WHEN DID YOU get your period? It might seem like young girls are starting to leave childhood behind earlier than ever, but in actual fact 12-years-old is the average age for menstruation to begin, and that’s not changed a whole lot in the last few decades. However, early puberty signs such as breast growth and the appearance of pubic hair are becoming prevalent, with girls as young as six or seven going through these changes.
The Breast Cancer Fund supported a study by Sandra Steingraber titled ‘The Falling Age of Puberty in U.S. Girls,’ which revealed that 50% of white girls begin to develop breasts before they are ten, some 14% before they are eight. Girls of African-American and Latina descent start even earlier than that. Although the average starting date of menstruation is only slowly rolling back (a century ago it was 17), puberty is otherwise pressing backwards past the pre-teen years. Steingraber pegged endocrine-disrupting chemicals in our environment and rising obesity as possible culprits; however, overall better-quality (possibly even just higher-quantity) food plus lower rates of illness and disease are also factors.
The most shocking result of the study is the impact this can have on young women socially. According to the study, Ggrls who enter puberty early are more likely to experience anxiety, poor self-esteem, and suicidal ideation. They are more likely to encounter sexual and physical violence. In comparison, boys who mature early on do not appear to come up against any of these issues.
What is the root of this series of events? The puberty itself? Or how we react to it? How we respond to puberty and periods severely impacts how we experience these biological phenomena.
Some have suggested that stress is not only a consequence but also a cause of early puberty, as it can provoke the production of higher levels of estrogen than would otherwise be normal. Breast cancer and cardiovascular problems have been connected in some research studies to earlier starts of menstruation.
When this occurs in four- or five-year-old girls, as it sometimes does (albeit rarely), hormone-stopping drugs are oftentimes recommended and prescribed. With those of older ages, that is not the protocol. Parents, schools, and the children themselves are left to cope with something they had not planned to address for some years. What there is of sex education in schools can begin far too late for some girls to benefit from the foresight. Some parents turn to an exercise regime to rid their child’s body of high levels of hormones, while others look to clean out their kitchens and bathrooms of chemicals.
While we may not know exactly why it happens, how to stop it, or what the physical health implications could be, we might be able to help young girls avoid the anxiety, depression, and self-esteem issues that sadly go hand-in-hand with early puberty. While panic and concern is common when girls start their period, especially earlier than expected, we would be better off welcoming the event in a positive way if we are to combat the worst of the outcomes. Although the idea of a ‘First Moon Party’ has been widely mocked, even by those producing pads and tampons like tampon delivery service HelloFlo, celebrating its arrival seems vastly preferable to fearing its arrival.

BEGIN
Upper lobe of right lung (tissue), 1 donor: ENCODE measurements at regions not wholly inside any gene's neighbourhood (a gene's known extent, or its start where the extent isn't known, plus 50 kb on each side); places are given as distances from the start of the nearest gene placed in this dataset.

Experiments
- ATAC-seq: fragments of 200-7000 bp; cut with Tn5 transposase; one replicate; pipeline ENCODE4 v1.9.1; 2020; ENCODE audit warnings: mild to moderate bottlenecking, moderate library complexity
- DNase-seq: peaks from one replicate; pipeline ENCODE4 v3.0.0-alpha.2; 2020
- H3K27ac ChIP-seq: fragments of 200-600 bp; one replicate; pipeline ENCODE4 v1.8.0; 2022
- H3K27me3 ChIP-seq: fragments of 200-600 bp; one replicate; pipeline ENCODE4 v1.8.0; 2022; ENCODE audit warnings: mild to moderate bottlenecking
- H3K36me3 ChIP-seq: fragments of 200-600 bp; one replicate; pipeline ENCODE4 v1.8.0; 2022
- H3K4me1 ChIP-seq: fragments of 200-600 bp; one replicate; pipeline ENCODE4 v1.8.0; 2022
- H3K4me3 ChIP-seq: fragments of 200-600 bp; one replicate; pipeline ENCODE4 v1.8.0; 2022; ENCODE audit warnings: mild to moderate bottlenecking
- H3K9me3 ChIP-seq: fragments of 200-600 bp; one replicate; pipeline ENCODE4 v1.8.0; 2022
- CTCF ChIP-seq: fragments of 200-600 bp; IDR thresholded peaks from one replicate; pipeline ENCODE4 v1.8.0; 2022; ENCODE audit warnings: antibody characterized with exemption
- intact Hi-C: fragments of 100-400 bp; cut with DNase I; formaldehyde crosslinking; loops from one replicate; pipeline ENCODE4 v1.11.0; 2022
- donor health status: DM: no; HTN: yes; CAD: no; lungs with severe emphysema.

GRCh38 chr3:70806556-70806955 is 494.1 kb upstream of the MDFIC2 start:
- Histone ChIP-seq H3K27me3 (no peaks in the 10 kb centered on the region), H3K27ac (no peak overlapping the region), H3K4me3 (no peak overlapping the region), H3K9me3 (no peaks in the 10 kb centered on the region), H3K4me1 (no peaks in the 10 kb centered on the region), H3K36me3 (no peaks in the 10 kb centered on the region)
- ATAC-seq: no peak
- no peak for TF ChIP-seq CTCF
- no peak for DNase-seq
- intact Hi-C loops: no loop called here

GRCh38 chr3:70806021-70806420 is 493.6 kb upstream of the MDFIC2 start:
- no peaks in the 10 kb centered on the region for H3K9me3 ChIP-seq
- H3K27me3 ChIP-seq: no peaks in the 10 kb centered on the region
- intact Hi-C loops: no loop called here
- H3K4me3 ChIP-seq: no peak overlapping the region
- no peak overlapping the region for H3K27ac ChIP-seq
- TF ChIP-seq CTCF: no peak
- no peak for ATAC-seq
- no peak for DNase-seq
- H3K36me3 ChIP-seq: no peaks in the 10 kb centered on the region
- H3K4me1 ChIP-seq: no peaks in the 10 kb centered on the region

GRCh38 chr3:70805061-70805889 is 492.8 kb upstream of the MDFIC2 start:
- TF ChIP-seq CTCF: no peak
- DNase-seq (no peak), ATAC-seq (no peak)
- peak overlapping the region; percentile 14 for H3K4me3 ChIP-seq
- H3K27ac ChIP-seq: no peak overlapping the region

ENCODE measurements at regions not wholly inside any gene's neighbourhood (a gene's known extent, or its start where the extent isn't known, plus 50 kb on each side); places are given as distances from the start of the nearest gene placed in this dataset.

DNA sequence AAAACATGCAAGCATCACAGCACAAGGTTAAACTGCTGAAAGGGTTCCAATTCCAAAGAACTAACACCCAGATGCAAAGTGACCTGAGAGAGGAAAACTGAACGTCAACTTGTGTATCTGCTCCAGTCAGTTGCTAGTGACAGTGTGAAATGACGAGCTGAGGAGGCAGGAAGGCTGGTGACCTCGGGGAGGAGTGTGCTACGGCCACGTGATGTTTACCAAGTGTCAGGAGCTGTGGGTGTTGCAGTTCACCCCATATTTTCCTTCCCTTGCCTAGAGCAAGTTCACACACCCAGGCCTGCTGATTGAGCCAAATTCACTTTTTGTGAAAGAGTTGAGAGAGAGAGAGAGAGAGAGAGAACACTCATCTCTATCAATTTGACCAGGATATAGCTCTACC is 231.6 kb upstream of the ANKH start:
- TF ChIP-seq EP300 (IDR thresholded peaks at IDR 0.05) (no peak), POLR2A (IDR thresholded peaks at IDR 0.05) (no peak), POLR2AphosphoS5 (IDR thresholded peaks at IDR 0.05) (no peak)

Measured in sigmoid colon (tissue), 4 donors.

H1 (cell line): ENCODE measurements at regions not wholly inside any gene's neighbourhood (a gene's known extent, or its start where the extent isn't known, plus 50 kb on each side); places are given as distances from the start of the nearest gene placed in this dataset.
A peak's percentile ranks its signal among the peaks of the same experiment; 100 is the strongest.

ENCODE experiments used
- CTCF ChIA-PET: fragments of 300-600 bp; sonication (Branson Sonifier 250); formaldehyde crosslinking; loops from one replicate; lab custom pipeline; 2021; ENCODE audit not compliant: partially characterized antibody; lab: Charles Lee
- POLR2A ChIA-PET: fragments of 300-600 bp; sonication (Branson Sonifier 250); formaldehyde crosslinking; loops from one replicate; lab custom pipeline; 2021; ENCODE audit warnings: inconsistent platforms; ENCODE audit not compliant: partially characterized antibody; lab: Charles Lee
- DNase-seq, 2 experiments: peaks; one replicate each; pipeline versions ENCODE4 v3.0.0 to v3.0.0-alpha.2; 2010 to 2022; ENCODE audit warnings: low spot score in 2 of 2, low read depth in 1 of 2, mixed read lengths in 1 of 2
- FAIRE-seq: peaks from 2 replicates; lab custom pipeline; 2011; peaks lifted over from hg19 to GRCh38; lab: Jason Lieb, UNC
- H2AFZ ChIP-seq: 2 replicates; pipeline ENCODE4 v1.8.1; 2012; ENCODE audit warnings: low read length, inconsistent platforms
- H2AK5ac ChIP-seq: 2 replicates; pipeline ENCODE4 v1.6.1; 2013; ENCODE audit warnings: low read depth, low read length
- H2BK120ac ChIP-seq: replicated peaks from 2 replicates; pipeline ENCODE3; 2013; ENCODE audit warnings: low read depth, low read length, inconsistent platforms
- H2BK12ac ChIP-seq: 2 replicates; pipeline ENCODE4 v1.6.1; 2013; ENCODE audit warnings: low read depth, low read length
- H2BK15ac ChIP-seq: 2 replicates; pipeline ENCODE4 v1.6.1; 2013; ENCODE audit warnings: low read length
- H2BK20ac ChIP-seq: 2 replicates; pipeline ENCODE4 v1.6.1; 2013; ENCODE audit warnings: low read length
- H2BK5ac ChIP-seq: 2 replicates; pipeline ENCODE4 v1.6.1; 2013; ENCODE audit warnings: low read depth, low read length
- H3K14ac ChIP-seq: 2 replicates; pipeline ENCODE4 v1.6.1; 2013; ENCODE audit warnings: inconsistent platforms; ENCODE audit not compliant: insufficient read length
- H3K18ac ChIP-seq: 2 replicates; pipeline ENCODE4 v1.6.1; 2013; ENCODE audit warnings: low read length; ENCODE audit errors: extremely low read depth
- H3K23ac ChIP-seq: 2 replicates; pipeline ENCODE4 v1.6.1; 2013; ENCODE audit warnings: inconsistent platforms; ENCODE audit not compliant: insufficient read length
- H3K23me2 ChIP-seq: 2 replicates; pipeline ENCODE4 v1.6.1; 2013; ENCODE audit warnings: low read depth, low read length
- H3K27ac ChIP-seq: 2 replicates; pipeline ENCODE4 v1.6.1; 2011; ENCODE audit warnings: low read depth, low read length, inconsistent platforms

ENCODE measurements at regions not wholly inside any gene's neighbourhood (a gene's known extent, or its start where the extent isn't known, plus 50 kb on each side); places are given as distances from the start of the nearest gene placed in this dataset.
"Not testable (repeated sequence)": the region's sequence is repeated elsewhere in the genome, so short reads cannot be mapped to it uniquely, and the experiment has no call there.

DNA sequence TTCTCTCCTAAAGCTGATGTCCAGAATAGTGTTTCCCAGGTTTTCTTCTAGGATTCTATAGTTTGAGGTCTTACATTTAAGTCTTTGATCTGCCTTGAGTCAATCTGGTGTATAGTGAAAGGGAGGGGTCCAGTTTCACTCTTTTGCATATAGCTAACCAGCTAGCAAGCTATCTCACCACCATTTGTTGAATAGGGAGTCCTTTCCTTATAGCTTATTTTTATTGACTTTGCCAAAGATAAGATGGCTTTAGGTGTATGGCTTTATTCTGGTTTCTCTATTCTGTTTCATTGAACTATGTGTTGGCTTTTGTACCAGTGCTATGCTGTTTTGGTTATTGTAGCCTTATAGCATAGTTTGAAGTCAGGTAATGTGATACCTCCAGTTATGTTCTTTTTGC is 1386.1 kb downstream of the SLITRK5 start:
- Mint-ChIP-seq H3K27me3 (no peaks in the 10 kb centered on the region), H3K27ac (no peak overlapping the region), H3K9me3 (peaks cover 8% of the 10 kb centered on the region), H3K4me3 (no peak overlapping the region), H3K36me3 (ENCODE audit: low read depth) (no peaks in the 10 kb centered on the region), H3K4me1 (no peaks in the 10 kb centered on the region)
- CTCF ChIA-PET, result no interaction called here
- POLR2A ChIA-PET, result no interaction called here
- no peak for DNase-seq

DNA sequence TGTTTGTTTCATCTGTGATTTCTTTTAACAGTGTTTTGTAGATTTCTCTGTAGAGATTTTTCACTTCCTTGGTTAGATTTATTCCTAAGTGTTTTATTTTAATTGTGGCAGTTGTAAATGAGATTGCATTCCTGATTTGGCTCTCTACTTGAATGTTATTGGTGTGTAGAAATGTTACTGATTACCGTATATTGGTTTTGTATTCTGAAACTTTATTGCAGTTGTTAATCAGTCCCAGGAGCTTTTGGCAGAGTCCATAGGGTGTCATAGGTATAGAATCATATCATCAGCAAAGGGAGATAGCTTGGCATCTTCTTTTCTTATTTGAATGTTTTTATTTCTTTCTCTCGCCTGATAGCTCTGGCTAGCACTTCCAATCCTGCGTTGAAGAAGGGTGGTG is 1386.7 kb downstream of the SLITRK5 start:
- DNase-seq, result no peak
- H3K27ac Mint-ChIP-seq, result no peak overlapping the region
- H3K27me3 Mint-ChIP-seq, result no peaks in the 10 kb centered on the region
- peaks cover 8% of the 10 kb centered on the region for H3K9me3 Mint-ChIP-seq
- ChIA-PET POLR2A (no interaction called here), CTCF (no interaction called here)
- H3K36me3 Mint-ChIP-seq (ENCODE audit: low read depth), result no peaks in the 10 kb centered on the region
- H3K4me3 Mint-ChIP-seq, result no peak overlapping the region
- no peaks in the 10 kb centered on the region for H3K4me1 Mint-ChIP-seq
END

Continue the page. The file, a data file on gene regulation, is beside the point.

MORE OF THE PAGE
With the recent ACOG (American Congress of Obstetricians and Gynecologists) recommendation to get more teens on hormonal IUDs and implants, it would appear that the response to early maturation is currently focused on avoiding teen pregnancy first and foremost. Getting rid of the period as soon as it starts gives out a particular kind of negative message to young girls about their changing bodies. Not to say that this always happens, since hormonal IUDs and implants have been documented causing continuous spotting and unpredictable bleeds instead of getting rid of the period altogether. What age will ACOG consider as too young for a contraceptive device? 5? 6? It wasn’t too long ago that menstrual cycles were seen as a sign of good health in a teenager and monitored for changes due to stress, diet, or hormone-based illnesses. It takes several years for a young girl’s body to fully mature, but now we are more likely to stop it as soon as it starts, and this practice clearly has physical and emotional effects.
There are alternatives to inculcating our young daughters and sisters with this fear of menstruation. Books like Cycle Savvy by Toni Weschler teach girls about their periods and the rest of their cycles, guiding them towards a more manageable and pleasant experience of puberty. Teaching body literacy has the potential to increase confidence and self-esteem in young girls and consequently make them feel more in control of their situation. It can also provide a way of helping girls make good choices for themselves. Once you learn how the menstrual cycle works fully, it’s hard not to have admiration for the process. Some mothers guide their daughters to be creative with their maturation and channel their energies into more age-appropriate outlets, like painting and music. Women’s health expert Dr Christine Northrup encourages the practice of celebrating puberty for young girls and suggests not waiting for the first period, but just the first step towards this change, for a “coming of age” party.
Of course, it’s not all about how those who love the girl treat her transition, but also the wider world, including the boys and men she meets. Yet, giving girls this important knowledge can also give them the strength to deal more successfully with what will come their way.
Check out feature documentary Little Big Girls by Hélène Choquette if you’re interested in learning more about early-onset puberty and the effects it can have on a new generation of young women.